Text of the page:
"Our Common Purpose: Reinventing American Democracy for the 21st Century" is the work of the US national and bipartisan Commission on the Practice of Democratic Citizenship, convened by the American Academy of Arts and Sciences. It presents 31 recommendations - across political institutions, political culture, and civil society - which are the product of two years of work and nearly 50 listening sessions with Americans around the country, which sought to understand how American citizens could obtain the values, knowledge, and skills to become better citizens. Collectively, the recommendations lay the foundation for an essential reinvention of the American democracy supported by the increasement of citizens' capacity to engage in their communities.
This report examines the 2016 primary and general elections for Congress and state legislatures. It concludes that voters in a shocking number of campaigns have been left without choices at the polls this year. In states where legislators drew maps, voters have fewer choices than in states where maps were drawn by individuals with no personal stake in the outcome. And when voters have real choices on Election Day, our democracy is strengthened because citizens can hold elected officials accountable.
Since 2010, outside spending in state elections has increased dramatically, according a report by the Brennan Center for Justice, a MacArthur grantee. In campaigns for state and local office, the difference between outside spending and that of candidates and campaigns is often even more porous than in federal elections. "After Citizens United: The Story in the States" investigates the prevention of non-candidate spending abuses in 15 states, revealing a pervasive set of poorly designed laws with a few states promoting tougher enforcement.
African American, Latino, Asian American, and Native American voters are more likely to face discrimination in this year's elections than at any point in recent decades, according to a report released by the National Commission on Voting Rights, a MacArthur-supported initiative of the Lawyers' Committee for Civil Rights Under Law. Citing more than 300 successful voting rights lawsuits, the report shows where and how minority voters continue to be harmed by racial discrimination in voting, and asserts that as a result of the weakening of the Voting Rights Act, states formerly protected by the Act demonstrate the highest levels of discrimination.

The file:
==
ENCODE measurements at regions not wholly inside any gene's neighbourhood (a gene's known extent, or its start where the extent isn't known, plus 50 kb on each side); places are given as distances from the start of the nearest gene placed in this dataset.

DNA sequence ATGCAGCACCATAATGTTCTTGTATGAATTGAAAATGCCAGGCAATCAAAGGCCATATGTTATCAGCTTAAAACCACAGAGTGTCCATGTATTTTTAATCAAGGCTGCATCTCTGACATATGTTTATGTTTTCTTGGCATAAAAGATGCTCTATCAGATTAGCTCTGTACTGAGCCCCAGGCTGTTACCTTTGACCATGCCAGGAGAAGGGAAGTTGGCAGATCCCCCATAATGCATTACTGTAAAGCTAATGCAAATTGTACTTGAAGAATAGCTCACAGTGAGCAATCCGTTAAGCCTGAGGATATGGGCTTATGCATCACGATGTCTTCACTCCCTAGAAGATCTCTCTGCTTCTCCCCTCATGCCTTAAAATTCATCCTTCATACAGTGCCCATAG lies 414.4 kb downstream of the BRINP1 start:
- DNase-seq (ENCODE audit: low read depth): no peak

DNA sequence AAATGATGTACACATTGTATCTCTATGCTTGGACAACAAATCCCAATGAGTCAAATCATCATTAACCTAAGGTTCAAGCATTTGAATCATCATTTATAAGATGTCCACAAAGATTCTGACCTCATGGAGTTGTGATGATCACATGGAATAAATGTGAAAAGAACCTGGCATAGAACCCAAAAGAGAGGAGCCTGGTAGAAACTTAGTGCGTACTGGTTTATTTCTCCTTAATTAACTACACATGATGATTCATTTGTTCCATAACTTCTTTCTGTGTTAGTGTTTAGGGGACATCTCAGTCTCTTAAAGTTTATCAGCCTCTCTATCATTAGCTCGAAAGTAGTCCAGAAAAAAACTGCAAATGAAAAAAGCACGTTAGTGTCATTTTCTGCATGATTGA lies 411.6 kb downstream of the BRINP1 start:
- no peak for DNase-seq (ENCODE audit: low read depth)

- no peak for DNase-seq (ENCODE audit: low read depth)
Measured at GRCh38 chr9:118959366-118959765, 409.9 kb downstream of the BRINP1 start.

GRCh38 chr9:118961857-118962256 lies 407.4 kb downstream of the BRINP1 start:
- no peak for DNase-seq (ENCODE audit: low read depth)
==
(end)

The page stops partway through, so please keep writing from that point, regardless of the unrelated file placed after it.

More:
"In recent years, as the cost of judicial campaigns has soared, the boundaries that keep money and political pressure from interfering with the rule of law have become increasingly blurred", according to The New Politics of Judicial Elections, a MacArthur-supported report by Justice at Stake, the Brennan Center for Justice, and the National Institute on Money in State Politics. The report finds increased politicization and escalating spending in state judicial campaigns, as well as the growing role of special interest money. During the 2011-12 election cycle, many judicial races "seemed alarmingly indistinguishable from ordinary political campaigns" featuring everything from Super PACs and mudslinging attack ads to millions of dollars of candidate fundraising and independent spending.
The Partnership for Public Service, Inc. has published a report entitled Toward Common Ends: The Foundation Sector and the Federal Government. It addresses the issue of the philanthropic community's role in ensuring the government operates effectively, and was first examined at a Pocantico conference in October 2009. The forum, Achieving Public Good: Opportunities for Collaboration between Government and Philanthropy, was organized by the Partnership for Public Service, the Peter G. Peterson Foundation, and the Rockefeller Brothers Fund.